Bank of Israel Acts to Stabilize Shekel Amidst Escalating Conflict

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On Tuesday, amid the escalating Arab-Israeli conflict sparked by a Hamas assault on Israel, the Bank of Israel initiated measures to stabilize the shekel and prevent its further depreciation. Following the massacre in southern Israel on October 7, the bank has put into motion a plan to sell up to $30 billion from its foreign currency reserves to support the shekel, which is nearing NIS 4/$ due to depreciation.

Golan Benita, head of the Bank of Israel’s Markets Department, stated that this intervention seeks to mitigate the effects of the security crisis and prevent market overreactions. While acknowledging that the impact on markets has been sharp due to the “beginning of the event,” he emphasized that it has not reached extreme levels. The bank is continuously assessing the security situation and its potential impacts on markets with an aim to prevent market overreactions.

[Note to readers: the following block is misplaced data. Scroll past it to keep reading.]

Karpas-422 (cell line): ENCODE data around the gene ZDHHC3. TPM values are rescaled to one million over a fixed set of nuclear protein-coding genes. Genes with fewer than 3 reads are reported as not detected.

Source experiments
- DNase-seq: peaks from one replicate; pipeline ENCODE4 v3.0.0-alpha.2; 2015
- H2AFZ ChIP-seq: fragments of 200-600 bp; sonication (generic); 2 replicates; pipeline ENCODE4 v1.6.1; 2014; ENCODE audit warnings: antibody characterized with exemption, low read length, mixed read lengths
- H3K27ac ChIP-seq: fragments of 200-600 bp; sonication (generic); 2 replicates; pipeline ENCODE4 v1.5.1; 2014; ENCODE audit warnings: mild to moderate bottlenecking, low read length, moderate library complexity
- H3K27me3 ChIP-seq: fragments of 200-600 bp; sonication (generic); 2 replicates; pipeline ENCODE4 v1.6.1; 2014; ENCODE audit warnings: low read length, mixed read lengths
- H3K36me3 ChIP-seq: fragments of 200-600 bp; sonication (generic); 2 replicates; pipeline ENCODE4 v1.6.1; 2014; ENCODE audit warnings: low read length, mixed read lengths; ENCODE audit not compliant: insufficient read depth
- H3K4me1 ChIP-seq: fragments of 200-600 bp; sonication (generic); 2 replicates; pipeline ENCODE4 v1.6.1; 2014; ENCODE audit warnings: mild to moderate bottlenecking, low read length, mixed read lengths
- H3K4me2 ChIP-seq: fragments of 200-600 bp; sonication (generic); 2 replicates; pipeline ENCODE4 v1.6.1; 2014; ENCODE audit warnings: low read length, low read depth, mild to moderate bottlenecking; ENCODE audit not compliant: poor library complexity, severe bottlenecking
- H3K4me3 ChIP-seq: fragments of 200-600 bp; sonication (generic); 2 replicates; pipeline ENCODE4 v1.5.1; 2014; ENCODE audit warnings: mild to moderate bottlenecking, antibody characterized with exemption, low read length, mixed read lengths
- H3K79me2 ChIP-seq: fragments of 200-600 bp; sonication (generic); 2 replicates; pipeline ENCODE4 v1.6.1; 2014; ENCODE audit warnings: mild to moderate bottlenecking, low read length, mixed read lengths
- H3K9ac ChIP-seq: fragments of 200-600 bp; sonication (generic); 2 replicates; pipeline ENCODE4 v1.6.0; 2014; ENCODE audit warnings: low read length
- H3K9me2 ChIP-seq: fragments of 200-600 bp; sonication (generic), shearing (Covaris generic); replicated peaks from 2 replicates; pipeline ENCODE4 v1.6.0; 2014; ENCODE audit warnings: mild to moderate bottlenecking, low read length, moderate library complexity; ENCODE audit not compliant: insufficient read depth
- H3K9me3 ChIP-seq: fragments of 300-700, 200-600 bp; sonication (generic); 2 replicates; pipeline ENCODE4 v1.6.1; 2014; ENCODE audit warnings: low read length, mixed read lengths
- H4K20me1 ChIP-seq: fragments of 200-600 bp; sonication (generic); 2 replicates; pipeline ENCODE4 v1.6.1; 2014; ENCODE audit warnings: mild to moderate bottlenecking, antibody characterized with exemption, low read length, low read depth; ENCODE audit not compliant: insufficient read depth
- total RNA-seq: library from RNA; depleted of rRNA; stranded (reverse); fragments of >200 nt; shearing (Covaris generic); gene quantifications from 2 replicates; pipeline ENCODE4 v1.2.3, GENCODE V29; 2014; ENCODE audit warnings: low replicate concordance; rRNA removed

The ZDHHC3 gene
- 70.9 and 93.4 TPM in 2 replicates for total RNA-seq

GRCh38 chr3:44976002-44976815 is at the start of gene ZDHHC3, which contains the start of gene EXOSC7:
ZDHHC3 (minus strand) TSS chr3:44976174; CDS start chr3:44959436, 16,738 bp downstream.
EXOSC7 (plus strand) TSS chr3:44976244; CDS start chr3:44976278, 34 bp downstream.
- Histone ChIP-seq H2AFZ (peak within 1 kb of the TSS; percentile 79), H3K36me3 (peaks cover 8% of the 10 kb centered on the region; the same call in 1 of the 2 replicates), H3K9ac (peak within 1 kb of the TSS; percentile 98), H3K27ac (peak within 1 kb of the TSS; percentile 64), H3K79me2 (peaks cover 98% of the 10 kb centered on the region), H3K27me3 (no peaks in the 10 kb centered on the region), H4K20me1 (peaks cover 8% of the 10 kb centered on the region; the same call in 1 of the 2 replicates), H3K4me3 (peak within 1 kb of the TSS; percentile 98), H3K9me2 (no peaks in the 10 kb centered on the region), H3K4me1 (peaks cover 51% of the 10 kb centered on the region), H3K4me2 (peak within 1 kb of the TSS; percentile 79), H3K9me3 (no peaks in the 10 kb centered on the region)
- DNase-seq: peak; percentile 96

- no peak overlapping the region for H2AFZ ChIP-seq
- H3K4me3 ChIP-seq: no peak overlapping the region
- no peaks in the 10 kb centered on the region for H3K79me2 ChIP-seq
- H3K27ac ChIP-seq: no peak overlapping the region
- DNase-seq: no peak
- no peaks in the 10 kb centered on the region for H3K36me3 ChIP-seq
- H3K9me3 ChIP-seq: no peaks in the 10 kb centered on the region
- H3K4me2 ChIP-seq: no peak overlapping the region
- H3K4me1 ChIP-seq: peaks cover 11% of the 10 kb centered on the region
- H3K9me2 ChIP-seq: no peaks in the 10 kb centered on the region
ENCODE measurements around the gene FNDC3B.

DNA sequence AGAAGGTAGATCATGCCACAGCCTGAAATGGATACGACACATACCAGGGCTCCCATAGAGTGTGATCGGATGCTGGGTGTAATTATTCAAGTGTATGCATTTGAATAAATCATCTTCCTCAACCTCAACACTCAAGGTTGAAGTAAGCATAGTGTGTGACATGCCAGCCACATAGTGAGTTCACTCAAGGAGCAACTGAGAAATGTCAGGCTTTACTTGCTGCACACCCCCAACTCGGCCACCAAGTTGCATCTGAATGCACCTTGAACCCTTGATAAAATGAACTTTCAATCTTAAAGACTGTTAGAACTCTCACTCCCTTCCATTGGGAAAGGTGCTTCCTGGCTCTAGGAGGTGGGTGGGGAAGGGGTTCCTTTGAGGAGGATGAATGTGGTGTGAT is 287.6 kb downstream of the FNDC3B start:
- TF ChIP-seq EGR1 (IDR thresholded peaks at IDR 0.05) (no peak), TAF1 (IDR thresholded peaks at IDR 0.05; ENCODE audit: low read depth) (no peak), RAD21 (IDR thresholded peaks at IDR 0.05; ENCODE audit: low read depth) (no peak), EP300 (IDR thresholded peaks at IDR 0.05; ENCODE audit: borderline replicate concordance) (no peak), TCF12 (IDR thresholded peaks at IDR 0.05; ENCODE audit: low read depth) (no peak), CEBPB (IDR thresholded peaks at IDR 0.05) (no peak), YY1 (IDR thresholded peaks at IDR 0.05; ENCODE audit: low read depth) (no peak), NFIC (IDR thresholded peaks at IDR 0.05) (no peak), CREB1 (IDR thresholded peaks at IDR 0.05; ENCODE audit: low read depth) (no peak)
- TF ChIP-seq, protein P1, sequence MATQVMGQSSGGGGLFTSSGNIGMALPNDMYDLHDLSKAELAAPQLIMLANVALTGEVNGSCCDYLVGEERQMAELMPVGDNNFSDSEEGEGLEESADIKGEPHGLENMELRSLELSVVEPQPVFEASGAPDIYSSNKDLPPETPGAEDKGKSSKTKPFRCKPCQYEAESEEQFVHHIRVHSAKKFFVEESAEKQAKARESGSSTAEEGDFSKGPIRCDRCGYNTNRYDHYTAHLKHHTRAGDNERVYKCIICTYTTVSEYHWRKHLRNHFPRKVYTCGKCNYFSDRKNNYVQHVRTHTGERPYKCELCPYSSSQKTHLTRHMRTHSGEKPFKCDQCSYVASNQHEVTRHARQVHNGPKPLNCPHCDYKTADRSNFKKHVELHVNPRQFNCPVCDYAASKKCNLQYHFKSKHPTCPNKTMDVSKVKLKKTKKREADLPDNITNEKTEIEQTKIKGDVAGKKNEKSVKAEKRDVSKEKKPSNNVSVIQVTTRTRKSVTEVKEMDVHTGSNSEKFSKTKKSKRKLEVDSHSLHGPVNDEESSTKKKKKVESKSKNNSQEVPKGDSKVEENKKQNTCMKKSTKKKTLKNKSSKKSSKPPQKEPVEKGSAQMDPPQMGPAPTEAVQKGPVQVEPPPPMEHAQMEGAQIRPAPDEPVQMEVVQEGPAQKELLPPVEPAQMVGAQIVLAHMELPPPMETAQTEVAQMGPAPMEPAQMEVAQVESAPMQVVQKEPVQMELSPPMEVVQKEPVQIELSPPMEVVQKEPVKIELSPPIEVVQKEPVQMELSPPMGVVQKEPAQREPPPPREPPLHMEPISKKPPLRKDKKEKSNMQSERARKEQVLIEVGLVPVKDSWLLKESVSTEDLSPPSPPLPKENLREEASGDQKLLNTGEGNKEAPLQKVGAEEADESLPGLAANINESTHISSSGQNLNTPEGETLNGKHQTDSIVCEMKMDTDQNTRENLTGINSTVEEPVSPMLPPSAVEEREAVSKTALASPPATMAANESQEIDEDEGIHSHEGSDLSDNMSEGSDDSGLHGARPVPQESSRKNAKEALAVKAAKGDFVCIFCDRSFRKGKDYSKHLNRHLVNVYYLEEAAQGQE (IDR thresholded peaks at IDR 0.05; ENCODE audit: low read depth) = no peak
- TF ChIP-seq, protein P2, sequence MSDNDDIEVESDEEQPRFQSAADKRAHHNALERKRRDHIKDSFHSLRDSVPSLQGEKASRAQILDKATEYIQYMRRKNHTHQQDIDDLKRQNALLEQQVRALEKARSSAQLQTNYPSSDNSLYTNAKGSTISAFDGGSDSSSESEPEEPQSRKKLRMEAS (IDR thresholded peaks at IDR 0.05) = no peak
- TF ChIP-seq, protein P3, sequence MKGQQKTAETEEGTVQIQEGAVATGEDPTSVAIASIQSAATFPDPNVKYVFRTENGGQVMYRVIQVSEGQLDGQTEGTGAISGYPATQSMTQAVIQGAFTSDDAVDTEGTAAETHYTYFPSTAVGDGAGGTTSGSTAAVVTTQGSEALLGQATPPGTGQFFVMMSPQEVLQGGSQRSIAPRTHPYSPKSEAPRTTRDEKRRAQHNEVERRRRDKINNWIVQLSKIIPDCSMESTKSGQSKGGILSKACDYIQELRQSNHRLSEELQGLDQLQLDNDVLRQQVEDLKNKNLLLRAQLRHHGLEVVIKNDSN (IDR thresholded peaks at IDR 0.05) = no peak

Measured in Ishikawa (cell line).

In a G30 group speech, Governor Amir Yaron highlighted the bank’s focus on market stability against inflationary risks due to shekel depreciation. Deputy Governor Andrew Abir outlined their foreign exchange sale program during a meeting with financial forecasters, which has effectively stabilized various markets.

To alleviate financial burdens, the bank introduced a comprehensive plan for interest-free and fee-free loan repayment deferment for all, especially those adversely affected, relieving the “interest weight.” The bank remains vigilant and flexible, deploying appropriate policy tools in response to unprecedented security conditions.

Meanwhile, the Palestinian banking sector now faces instability risks due to the conflict. Once deemed stable by IMF, banks are grappling with liquidity management issues primarily from excess physical shekel cash holdings caused by Israeli restrictions on West Bank cash transfers. Despite asset quality deterioration, banks have maintained ample capital (16.4% of risk-weighted assets) and exceeded pre-Covid-19 profitability by mid-2023. Liquidity stood at 40.3% and non-performing loans at 4.1%. The sector, comprising seven local and six foreign lenders, operates against a backdrop of declining real GDP growth with the economy expected to converge at 2% over the medium term.

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